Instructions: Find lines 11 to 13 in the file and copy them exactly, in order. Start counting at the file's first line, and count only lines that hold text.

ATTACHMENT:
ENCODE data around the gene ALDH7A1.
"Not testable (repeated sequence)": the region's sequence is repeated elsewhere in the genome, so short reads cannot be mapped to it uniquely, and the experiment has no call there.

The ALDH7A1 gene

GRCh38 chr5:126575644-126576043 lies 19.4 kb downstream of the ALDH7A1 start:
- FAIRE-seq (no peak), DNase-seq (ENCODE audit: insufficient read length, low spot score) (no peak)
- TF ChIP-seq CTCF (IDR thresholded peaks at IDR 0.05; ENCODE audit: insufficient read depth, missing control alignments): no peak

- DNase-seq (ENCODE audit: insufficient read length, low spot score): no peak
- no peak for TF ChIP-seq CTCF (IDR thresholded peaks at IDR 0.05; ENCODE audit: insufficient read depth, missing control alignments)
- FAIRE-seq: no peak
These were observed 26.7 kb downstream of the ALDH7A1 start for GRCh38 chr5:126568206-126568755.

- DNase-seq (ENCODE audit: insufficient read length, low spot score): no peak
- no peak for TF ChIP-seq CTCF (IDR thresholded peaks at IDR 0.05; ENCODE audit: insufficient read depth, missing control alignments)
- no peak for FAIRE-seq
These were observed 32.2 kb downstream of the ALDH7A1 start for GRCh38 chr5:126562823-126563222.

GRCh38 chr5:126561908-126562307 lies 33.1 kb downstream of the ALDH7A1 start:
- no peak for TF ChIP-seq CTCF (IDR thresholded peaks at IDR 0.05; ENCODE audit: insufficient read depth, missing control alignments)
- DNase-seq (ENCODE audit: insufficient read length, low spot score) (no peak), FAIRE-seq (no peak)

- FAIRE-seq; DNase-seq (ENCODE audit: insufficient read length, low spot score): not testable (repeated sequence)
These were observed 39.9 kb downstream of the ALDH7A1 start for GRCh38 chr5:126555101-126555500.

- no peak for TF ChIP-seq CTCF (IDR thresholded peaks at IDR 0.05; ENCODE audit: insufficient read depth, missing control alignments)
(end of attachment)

- DNase-seq (ENCODE audit: insufficient read length, low spot score): no peak
- no peak for TF ChIP-seq CTCF (IDR thresholded peaks at IDR 0.05; ENCODE audit: insufficient read depth, missing control alignments)
- no peak for FAIRE-seq